This would be a good time to add the disclaimer that we are not real estate attorneys nor zoning experts. We work in the field, and are comfortable trying to read the Zoning Regulations, but our interpretations should not be considered official. We are laypeople trying to figure out next steps. One should always consult a real estate attorney with experience in zoning matters when making important decisions that involve zoning.
Section 2. Definitions
• one (1) person;
• a group of two (2) or more persons living together and interrelated by consanguinity, marriage, civil union, or legal adoption;
• or a group of not more than two (2) persons who need not be so related,
occupying the whole or part of a dwelling unit as a separate housekeeping unit with a common set of cooking facilities.
The persons constituting a family may also include foster children; the number of which shall be in accordance with general statutes as amended and live-in domestic employees.
For the purposes of determining density, a roomer, boarder or lodger shall not be considered a member of a family.
In all other zoning districts a family may consist of the number of persons designated to occupy a dwelling unit as described in the definition of “density” in this section.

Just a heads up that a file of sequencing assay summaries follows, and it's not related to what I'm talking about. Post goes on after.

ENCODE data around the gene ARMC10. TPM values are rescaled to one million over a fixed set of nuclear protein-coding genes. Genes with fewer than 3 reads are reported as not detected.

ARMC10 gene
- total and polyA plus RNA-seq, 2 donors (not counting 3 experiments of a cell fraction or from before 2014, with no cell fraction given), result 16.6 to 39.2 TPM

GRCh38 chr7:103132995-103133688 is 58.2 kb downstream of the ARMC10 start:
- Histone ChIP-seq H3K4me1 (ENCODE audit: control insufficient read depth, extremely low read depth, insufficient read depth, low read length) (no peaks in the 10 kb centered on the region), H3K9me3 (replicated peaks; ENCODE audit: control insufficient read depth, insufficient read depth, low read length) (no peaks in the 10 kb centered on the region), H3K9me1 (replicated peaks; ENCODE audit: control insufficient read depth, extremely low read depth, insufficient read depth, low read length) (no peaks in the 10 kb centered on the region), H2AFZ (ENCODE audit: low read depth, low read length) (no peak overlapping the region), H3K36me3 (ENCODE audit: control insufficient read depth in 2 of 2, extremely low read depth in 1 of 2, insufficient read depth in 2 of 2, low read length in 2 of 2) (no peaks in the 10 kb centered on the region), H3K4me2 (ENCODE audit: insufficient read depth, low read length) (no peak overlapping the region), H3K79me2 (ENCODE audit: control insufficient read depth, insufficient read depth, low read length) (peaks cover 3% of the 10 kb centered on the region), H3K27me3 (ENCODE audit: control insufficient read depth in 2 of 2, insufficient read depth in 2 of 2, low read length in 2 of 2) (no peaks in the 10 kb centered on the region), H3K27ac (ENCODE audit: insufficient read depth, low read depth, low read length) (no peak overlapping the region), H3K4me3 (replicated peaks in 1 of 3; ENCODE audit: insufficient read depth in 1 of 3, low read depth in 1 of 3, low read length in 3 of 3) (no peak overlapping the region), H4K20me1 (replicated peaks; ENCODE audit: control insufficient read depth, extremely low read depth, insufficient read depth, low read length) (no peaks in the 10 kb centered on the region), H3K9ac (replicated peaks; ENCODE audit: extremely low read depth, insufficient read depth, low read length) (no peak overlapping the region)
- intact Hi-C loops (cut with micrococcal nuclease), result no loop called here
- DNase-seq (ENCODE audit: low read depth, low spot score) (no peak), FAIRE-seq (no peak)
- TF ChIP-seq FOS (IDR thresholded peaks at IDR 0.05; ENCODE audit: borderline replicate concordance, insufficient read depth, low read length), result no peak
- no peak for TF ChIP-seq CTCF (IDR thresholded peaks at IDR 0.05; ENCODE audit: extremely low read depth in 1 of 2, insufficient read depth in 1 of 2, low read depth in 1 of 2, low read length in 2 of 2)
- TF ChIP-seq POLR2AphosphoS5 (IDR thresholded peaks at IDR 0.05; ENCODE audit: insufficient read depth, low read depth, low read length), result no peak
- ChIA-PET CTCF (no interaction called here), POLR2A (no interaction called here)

The definition is straightforward until the final sentence. The last sentence begins with the clause “In all other zoning districts,” which is curious considering specific zoning districts have not been referenced.
The sentence then instructs the reader to reference the “number of persons designated to occupy a dwelling unit.” It points the reader to the definition of “density.”
Section 2. Definitions
Density (of population on a particular lot) consists of the number of persons permitted to reside on an acre of land or the proportionate number of persons permitted to reside on a portion of an acre of land in the B-3, B-4, RO-1, RO-2, RO-3, R-1, R-2 and R-3 zoning districts;
and shall consist of the number of families permitted to reside on an acre of land or the proportionate number of families permitted to reside on a portion of an acre of land in the R-4, R-5, R-6, R-7 and R-8 zoning districts.
When, in determining the number of persons or families, whichever the case may be, permitted to reside on an acre of land or the proportionate number of persons or families, whichever the case may be, permitted to reside on a portion of an acre of land, the result is a fractional number (of persons or families), any fraction up to and including one-half shall be disregarded and any fraction over one-half shall be considered to be one (1) person or one (1) family, whichever the case may be.